Though the early-morning physical training twice a week seems rough for some, Christine says she likes the structure and discipline of ROTC. Meanwhile, she served as a volunteer at the Veteran Affairs Outpatient Clinic and did field work at a rehabilitation center for traumatic brain injury, a topic of interest for her in the military.
Her advice for incoming students: find a way to connect your interests with career possibilities. “Find what motivates you. I’ve always been interested in a mental-health career path and veteran affairs,” Christine says. “And I continue to seek out opportunities in those areas.”
Coleman Tharpe | Anthropology, Radio-Television-Film
The UT student body has more than twice as many people as Coleman Tharpe’s entire hometown of Fairhope, Ala.
The first-generation college student arrived in Austin a little intimidated, but soon felt more at ease as he got to know people through the Liberal Arts Honors program. From there he capitalized on every campus resource he could get his hands on: interning at the Harry Ransom Center, researching archives at the Briscoe Center for American History, working with technologists at the Center for Teaching and Learning, landing jobs via Career Services and learning directly from renowned professors he read about while in high school.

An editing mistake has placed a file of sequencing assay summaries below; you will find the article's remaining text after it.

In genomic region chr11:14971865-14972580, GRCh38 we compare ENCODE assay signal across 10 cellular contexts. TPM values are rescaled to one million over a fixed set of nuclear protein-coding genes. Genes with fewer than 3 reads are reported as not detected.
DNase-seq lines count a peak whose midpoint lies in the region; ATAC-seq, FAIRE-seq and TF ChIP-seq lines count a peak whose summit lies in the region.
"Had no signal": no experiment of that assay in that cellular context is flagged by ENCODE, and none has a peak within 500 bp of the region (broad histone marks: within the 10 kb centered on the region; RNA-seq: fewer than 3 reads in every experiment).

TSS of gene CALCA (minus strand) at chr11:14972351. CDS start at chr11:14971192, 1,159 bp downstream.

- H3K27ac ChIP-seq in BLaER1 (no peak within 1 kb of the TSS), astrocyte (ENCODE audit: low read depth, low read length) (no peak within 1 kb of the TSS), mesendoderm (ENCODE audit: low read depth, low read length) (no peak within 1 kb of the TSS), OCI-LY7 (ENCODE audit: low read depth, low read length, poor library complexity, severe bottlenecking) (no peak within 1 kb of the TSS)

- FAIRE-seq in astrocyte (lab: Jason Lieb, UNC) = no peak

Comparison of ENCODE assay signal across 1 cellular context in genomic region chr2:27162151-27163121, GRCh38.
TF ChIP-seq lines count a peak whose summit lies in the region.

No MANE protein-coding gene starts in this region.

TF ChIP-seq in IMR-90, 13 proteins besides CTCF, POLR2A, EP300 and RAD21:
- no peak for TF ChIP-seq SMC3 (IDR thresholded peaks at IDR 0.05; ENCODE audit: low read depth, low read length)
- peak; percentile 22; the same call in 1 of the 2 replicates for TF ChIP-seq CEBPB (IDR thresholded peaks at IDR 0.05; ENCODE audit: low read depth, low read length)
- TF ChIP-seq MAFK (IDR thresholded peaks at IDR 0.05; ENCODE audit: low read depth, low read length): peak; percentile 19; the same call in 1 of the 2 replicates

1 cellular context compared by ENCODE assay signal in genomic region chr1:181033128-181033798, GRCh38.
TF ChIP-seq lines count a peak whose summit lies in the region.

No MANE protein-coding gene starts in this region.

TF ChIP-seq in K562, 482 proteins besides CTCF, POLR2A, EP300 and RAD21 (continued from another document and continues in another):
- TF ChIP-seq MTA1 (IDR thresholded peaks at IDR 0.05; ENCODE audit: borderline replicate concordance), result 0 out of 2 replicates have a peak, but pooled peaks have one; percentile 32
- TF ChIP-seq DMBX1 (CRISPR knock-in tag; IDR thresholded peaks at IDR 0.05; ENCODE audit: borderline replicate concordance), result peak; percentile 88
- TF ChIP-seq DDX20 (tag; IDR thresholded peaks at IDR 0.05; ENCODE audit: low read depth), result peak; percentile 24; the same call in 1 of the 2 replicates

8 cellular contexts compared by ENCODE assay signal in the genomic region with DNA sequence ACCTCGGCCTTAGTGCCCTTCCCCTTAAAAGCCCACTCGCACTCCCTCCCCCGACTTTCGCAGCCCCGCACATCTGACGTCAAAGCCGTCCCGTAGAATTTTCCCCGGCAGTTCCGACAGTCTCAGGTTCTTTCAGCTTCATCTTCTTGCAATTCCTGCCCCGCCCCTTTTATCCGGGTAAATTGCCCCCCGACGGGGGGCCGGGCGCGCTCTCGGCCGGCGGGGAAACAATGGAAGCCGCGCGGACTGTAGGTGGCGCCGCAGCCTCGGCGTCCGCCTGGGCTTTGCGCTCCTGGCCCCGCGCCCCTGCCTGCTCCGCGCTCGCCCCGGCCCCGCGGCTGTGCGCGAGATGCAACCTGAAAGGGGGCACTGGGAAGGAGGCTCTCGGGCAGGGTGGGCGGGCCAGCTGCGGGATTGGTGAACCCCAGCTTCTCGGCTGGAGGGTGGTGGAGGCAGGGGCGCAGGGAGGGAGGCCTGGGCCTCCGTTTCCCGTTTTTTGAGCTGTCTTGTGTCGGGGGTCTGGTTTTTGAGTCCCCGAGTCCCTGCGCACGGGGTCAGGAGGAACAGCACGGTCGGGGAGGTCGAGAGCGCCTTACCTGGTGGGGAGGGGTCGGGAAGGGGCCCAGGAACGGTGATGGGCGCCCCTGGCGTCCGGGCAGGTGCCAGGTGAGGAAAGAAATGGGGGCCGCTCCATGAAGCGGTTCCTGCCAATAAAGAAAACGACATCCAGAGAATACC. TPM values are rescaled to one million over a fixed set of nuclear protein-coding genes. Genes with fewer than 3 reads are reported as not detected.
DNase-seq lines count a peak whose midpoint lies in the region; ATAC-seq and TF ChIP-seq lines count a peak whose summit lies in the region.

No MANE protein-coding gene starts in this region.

Perhaps Coleman’s greatest legacy is the work he did with Cockrell School of Engineering assistant professor Michael Webber and his Energy 101 massive open online course (MOOC). Coleman served as a student employee for the course, managing strategic communications to keep the 44,000 enrolled students engaged. That experience led to him founding his own educational media company and being named the National Student Employee of the Year.
“I came in knowing I had an opportunity very few people had,” says Coleman, who attended UT on a full-ride Dedman Scholarship. “I knew it would be a waste not to take advantage of these resources every day. I wanted to make the most of it.”
Enakshi Wikramanayake | Mechanical Engineering
Enakshi Wikramanayake is a doer. When she arrived at UT from Sri Lanka her freshman year, she didn’t know anyone and had never been to Austin. But she didn’t let that stop her. With a little help navigating UT from her First-Year Interest Group and a curiosity that led her to check out lots of student organizations and societies, Enakshi started a four-year journey that would include lots of projects.
From the start engineering was a given for Enakshi, but she majored in mechanical engineering because it has application across engineering disciplines. She worked in a lab with petroelum engineering post-docs and was a member of Women in Aerospace for Leadership Development, a student org that, she says, is more than just networking — they do projects together.
Are you sensing a theme? “I really like project management,” she says.
After three years as a committee member she co-chaired the engineering Career Expo, one of the largest career fairs on campus. For Projects for Underserved Communities she honed her problem-solving skills working on a development project team in Tanzania building two concrete water tanks. Oh, and she played water polo, too. “It was completely different than everything else I was doing,” she says.
All of this experience confirmed her interest in research, so her next journey will take her toward a Ph.D. in mechanical engineering. “Find organizations and clubs that align with your interests, then keep going with it,” she advises new students. “Spend time on something you believe in.”